Published November 16, 2018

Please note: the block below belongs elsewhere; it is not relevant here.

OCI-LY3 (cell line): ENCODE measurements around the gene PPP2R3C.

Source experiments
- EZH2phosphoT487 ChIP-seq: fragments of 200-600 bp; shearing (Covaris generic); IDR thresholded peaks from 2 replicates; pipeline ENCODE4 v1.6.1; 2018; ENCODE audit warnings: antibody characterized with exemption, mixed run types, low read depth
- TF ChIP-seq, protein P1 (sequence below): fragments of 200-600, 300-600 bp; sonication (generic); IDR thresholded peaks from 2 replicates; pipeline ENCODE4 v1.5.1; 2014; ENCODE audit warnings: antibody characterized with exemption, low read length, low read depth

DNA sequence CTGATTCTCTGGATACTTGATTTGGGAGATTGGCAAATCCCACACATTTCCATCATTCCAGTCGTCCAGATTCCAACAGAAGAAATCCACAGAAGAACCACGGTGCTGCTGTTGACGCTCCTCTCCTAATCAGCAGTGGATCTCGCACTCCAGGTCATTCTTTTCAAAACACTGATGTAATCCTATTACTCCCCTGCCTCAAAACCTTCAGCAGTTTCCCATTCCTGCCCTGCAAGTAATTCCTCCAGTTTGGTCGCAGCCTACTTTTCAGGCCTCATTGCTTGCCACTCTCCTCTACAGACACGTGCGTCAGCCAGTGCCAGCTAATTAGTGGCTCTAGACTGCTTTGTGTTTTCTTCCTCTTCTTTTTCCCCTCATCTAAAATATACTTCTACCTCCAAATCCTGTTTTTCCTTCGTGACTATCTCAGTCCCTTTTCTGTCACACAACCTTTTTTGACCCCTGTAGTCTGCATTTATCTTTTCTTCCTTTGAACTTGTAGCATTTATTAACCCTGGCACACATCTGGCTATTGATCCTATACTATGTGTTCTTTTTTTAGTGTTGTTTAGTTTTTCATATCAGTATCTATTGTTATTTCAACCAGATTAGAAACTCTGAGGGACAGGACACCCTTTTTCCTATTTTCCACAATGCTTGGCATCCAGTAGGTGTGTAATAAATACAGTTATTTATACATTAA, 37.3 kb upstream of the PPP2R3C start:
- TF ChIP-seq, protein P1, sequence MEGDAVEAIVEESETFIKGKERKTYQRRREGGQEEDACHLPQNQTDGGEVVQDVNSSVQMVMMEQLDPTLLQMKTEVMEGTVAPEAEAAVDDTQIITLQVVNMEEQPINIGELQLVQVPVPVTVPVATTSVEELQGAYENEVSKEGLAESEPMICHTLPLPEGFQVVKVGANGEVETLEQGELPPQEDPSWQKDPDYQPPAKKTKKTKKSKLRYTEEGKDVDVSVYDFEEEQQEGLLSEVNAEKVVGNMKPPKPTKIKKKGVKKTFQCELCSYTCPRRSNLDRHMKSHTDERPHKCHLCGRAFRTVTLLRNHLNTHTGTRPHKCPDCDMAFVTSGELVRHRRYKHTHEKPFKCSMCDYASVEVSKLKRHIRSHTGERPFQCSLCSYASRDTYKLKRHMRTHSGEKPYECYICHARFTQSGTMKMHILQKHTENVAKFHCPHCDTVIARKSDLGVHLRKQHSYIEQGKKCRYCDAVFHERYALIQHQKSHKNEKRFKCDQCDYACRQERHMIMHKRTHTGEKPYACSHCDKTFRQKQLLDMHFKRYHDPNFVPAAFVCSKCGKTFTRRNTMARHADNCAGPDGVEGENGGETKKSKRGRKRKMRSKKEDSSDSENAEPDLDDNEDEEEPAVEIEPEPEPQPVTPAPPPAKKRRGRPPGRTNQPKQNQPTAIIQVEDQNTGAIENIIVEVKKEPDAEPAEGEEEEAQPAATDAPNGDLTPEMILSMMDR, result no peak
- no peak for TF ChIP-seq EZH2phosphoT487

This video was recorded by Daniel Bogre Udell in Peru and features native speaker Zeferino. His variety of Totonac, Ozumatlán Totonac, was spoken by around 1,610 people as of a 2000 census, and that number was observed to be decreasing. Part of a cluster known as the Totonacan family, Ozumatlán Totonac together with 11 other closely related languages are spoken in Veracruz, Puebla, and Hidalgo, Mexico, but prior to the Spanish conquest thrived all along the gulf coast of Mexico. Ozumatlán Totonac, sometimes referred to as Cerro del Xinolatépetl, is one of a group of languages collectively holding official status in Mexico, according to the General Law of Linguistic Rights of the Indigenous Peoples. Although a genealogical connection between the Totonacan languages and other groups has not yet been firmly established, they do share many areal features with regional neighbors such as Mayan and Nahuatl. Brown et al. has proposed a potential link with the Mixe-Zoque language family. There are two main branches of Totonacan, and Ozumatlán Totonac occupies the highly diverse branch known as Totonac, comprised of 9 of the 12 Totonacan languages. The family is highly agglutinative and polysynthetic, lacks noun case marking and prepositions, and makes use of a complex system of causatives, applicatives, and prefixes for body parts and parts of objects.